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2013 Continuation Funding
2009 Whitley Award
Pruthu Fernando Sri Lanka Terrestrial
Asian elephant conservation beyond Protected Area boundaries, Sri Lanka

Asian elephants and people: Taking conservation beyond protected area boundaries

Fernando is chairman of the Centre for Conservation and Research, based in Colombo, committed to making elephant conservation a reality beyond the boundaries of protected areas.

Pruthu first began studying southern Sri Lanka’s elephants fifteen years ago for his PhD, attracted by their iconic status, role in biodiversity and their impact on human lives. The challenges presented by 5,000 elephants living alongside Sri Lanka’s 20 million people puts them at the heart of socio-economic debate.

It has long been recognised that the Asian elephant is in trouble. Its population has been reduced by as much as 80% in most parts of its range in the past century. Unlike for many species in decline, the cause for its predicament has been well understood from the outset: a dramatic increase in human population resulting in the occupation of former elephant territories, and the demand for ivory. Most countries in Asia have responded mainly through legal protection, but also by seeking to restrict elephants to protected areas and by fencing off farmlands to protect crops.

These methods have also been applied in Sri Lanka. Nevertheless, human-elephant conflict claims on average the lives of one human and three elephants every week of the year. At present, Sri Lankans who share land with elephants receive no benefits but often bear costs they cannot afford. This leads communities to press for elephants to be removed. Pruthu says “In 2009, there are at least two elephant drives planned for this purpose”.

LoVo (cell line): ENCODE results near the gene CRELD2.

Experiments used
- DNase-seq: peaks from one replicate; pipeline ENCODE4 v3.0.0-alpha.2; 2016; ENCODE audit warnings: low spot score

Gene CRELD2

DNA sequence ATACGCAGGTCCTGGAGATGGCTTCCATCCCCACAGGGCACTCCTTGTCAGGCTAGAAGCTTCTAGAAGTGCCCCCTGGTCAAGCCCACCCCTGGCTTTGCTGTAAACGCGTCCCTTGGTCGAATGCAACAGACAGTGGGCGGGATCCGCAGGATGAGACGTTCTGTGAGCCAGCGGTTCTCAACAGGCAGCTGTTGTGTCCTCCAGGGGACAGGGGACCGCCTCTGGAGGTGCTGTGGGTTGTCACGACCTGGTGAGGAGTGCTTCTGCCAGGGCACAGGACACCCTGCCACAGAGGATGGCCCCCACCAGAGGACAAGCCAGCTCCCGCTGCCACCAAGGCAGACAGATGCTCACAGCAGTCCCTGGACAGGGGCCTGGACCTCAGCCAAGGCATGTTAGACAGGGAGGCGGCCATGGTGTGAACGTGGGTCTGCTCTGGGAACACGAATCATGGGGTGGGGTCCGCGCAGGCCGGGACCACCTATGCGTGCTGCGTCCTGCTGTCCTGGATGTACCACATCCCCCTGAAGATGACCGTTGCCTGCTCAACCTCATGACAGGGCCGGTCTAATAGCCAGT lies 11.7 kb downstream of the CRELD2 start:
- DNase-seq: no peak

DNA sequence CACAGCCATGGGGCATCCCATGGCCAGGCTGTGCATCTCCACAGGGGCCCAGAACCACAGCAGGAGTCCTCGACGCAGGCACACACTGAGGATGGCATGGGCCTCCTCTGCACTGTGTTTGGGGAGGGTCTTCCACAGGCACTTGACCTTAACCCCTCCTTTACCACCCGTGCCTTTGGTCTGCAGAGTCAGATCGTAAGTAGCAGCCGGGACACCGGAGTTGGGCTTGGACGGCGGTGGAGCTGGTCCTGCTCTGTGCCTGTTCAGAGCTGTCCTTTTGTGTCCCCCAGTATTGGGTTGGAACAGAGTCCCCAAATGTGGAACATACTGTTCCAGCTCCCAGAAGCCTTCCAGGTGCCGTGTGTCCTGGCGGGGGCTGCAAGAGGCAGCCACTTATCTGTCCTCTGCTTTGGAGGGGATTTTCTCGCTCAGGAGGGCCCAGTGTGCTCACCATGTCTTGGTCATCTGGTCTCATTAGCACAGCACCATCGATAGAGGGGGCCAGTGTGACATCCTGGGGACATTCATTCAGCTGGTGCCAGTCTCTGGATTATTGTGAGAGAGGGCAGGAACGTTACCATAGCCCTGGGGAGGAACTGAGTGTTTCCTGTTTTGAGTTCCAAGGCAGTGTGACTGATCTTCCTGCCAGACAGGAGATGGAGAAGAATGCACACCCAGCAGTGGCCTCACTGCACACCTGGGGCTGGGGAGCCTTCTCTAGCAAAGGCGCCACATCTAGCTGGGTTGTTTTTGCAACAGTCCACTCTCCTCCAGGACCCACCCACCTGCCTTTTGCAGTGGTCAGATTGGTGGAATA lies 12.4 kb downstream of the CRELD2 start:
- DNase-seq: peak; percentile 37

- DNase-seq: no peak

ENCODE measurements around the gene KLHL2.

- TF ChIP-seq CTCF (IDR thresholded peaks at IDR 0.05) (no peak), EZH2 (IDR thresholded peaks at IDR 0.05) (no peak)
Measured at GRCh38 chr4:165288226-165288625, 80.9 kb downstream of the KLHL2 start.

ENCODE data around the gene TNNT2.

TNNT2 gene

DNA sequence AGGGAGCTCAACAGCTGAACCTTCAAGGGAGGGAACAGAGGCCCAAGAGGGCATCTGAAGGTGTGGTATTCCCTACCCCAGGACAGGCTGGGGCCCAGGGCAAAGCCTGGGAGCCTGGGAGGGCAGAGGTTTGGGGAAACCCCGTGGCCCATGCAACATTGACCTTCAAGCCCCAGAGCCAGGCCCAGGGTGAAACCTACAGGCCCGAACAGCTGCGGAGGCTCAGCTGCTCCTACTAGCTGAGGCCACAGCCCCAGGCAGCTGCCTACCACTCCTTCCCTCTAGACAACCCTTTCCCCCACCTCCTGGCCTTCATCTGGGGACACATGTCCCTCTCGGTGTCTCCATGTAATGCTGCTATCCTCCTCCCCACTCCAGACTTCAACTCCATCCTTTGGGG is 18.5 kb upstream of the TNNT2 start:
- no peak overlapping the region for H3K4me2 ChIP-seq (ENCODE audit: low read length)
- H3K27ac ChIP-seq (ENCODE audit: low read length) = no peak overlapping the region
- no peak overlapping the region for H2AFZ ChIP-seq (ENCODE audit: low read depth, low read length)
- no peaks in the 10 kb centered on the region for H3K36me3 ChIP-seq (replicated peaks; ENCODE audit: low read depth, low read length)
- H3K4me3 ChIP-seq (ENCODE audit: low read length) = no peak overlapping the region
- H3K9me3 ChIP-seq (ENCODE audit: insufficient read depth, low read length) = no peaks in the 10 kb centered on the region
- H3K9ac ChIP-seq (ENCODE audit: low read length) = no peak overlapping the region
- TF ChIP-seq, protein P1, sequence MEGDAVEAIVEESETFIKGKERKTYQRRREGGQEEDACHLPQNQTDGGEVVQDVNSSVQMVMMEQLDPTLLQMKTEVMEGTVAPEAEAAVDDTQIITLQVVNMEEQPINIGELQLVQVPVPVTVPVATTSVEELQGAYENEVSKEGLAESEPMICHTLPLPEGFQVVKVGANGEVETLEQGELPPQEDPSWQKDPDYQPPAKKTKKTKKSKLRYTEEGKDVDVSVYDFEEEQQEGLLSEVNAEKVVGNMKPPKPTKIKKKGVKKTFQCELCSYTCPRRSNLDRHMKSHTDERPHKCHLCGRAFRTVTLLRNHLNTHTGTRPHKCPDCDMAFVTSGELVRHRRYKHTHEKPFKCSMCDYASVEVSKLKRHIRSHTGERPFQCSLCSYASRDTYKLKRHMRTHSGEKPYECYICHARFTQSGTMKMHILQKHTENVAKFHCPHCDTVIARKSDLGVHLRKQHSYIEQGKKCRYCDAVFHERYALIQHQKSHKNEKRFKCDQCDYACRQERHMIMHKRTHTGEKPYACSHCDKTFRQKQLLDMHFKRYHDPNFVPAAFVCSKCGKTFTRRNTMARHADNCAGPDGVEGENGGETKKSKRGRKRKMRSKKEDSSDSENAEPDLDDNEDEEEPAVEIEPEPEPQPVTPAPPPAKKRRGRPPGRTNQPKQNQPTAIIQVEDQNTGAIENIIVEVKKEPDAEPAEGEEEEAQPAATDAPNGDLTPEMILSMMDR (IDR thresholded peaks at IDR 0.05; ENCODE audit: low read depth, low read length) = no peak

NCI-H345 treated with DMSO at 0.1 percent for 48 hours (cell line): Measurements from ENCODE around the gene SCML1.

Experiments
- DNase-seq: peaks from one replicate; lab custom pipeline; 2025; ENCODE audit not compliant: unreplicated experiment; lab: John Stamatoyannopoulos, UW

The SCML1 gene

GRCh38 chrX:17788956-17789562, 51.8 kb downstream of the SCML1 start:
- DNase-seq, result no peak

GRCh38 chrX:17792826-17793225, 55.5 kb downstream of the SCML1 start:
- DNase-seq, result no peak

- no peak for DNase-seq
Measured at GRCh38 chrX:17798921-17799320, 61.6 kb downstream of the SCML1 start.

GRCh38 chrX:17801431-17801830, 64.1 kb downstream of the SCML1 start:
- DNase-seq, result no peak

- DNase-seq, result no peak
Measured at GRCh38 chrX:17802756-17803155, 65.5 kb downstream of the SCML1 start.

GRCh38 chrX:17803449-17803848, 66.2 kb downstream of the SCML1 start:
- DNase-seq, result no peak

It was Pruthu who first challenged the status quo. His work has demonstrated scientifically that Sri Lanka’s elephant population cannot survive in the available protected areas alone, and that a new system is called for, where elephants seasonally share farmlands, especially those under shifting cultivation. Unlike many scientists, Pruthu has done much more than simply generate science: he has been a vocal and articulate advocate of solving the problem.

CCR’s most recent achievement has been to persuade Sri Lanka’s Forest Department to begin opening its land to elephants, providing official protection to two thirds of the current elephant range. At a local scale, the introduction of electric fences in some areas is reducing damage to homes and kitchen gardens.

Pruthu has a deep empathy for the rural farming people. The next challenge is to work with 240 farming families to develop a working model, based on solid science. The team will help the farmers to defend paddy fields during cultivation – but then allow elephants into their fields once harvesting ends, so that the herds can move between patches of habitat and feed on left over harvest. If successful this approach could be widely replicated across Asia, with obvious benefits both to their people and their biodiversity.